Adjournment: International Women’s Day

In Parliament | 09.03.16

Adjournment: International Women’s Day, 8 March 2016

The Hon. PENNY SHARPE [7.13 p.m.]: I speak tonight in recognition of International Women's Day [IWD]. It is a day of celebration, recognition and commemoration of the women in our lives, the women in our community and the women we will never meet. International Women's Day gives all of us an opportunity to focus on the inequality that half the human race, not a minority, experiences each day. The reality is that in Australia today women are worse off in every stage of their lives: girls receive 11 per cent less pocket money than their brothers; female graduates earn 18 per cent less than men; women earn an average of $284.20 less per week than their male counterparts; women spend twice as much time doing unpaid work; 38.7 per cent of single women will retire in poverty; and one in three women will suffer from physical or sexual assault in their lifetimes.

These numbers are sobering. I choose to highlight them rather than sweep them under the carpet in the hope that we can change the present to improve the future for all girls and women. There is a lot of public discussion about women on boards, on decision-making bodies, and in Parliament—they are important discussions. Tonight I want to talk about women in our community who are doing it particularly hard. I want to draw attention to the issues they face and I also want to salute their determination to make the best lives for themselves and their families.

I would like members to reflect on the decisions we make and what action we can take to make the lives of these women a little bit easier, a little bit better and, importantly, a lot fairer. I want us to think about women in prison and their families. There are about 850 women incarcerated in New South Wales. The number of women in prisons has more than quadrupled since 1982. Although women make up only 7.5 per cent of the prison population they are incarcerated at four times the rate of men and within two years 40 per cent of the women released will return to prison. The women in our prisons face challenges that we can only imagine.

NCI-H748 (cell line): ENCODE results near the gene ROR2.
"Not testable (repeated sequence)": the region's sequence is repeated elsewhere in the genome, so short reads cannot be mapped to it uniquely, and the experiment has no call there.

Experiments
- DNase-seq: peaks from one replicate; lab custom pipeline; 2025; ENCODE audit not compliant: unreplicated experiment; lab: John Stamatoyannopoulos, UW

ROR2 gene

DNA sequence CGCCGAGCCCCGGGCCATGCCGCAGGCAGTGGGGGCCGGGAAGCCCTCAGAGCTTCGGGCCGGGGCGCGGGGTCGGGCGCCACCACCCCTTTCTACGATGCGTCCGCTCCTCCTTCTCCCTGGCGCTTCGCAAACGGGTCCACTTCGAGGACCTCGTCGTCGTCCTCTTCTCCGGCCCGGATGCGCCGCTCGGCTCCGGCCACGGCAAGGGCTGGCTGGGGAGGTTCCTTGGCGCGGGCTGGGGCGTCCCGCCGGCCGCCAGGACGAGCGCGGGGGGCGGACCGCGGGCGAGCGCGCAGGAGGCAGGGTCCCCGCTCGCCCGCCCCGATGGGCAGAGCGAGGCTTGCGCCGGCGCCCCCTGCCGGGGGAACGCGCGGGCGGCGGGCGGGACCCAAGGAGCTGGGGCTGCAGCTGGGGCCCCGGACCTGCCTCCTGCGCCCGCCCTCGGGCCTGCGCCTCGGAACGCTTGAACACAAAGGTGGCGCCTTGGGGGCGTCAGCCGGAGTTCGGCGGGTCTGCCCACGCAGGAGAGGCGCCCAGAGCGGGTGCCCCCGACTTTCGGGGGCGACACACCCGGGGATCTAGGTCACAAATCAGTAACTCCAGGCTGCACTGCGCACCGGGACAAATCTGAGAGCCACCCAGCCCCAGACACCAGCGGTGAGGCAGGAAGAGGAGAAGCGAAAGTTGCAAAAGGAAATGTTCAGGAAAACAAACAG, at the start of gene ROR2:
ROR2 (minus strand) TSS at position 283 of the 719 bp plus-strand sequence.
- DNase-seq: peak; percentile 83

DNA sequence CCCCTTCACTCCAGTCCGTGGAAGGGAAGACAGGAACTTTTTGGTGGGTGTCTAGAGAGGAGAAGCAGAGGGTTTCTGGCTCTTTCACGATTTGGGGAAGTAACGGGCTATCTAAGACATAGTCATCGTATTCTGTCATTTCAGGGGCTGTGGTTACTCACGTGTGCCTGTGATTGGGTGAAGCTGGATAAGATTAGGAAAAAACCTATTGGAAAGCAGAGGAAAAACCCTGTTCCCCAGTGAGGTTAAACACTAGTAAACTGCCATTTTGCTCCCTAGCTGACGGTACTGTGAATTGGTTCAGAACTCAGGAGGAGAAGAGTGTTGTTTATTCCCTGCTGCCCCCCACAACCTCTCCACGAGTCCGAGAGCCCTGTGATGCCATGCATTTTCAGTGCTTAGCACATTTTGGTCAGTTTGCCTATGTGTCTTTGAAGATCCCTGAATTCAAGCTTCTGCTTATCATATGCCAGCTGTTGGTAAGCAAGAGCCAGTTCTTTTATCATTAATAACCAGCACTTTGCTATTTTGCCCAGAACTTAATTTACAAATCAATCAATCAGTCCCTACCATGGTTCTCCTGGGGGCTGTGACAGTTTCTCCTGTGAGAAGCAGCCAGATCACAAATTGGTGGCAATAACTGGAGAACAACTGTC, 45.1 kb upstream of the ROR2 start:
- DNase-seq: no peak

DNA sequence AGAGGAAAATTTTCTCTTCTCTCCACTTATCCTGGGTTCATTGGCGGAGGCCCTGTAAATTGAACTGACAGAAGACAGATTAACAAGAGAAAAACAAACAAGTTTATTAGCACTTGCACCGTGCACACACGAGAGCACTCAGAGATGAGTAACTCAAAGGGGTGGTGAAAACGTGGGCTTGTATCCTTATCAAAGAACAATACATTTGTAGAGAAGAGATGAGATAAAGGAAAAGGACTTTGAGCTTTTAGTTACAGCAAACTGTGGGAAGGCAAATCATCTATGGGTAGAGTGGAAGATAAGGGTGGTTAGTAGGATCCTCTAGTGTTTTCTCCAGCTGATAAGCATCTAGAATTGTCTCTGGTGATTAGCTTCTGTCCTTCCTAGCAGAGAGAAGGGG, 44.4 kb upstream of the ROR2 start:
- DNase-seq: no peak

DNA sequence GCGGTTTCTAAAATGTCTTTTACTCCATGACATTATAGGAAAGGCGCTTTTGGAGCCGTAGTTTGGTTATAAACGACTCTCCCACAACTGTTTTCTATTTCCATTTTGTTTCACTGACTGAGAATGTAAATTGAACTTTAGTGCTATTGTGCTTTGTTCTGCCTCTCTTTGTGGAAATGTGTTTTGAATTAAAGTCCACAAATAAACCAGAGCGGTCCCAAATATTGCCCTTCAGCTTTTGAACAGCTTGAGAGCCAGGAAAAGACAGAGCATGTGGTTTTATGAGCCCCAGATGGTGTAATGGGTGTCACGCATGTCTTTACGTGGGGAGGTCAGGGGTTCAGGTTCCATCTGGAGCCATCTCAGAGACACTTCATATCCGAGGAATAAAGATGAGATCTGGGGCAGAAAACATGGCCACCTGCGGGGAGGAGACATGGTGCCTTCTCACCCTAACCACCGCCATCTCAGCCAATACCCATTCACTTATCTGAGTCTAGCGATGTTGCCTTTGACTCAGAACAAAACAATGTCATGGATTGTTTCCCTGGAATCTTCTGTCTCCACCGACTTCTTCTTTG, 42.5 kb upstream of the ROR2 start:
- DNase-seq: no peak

Aboriginal women face an even tougher time. The increase in Aboriginal women in custody is 230 per cent compared to a figure for non-indigenous women of 43 per cent. The majority of prisoners come from deeply disadvantaged backgrounds with 78 per cent reporting a history of childhood and adult sexual, emotional or physical abuse. Histories of drug and alcohol abuse, poor education and a lack of family support lead to the shocking statistics that 20 per cent have been admitted to a psychiatric unit and 27 per cent have attempted suicide. Importantly, half of the women in custody have children that are under 16 years old.

Almost two-thirds of women prisoners are sentenced for minor offences and serve less than six months in custody. It should not be beyond the ability of Parliaments to recognise the challenges facing women in prison, or who have left prison, and to do more to support them and their families as they rebuild their lives. I pay tribute to organisations such as Guthrie House, the Women in Prison Advocacy Network and Shine, all of whom provide that support. I call on the Government to provide more resources for them to do their work.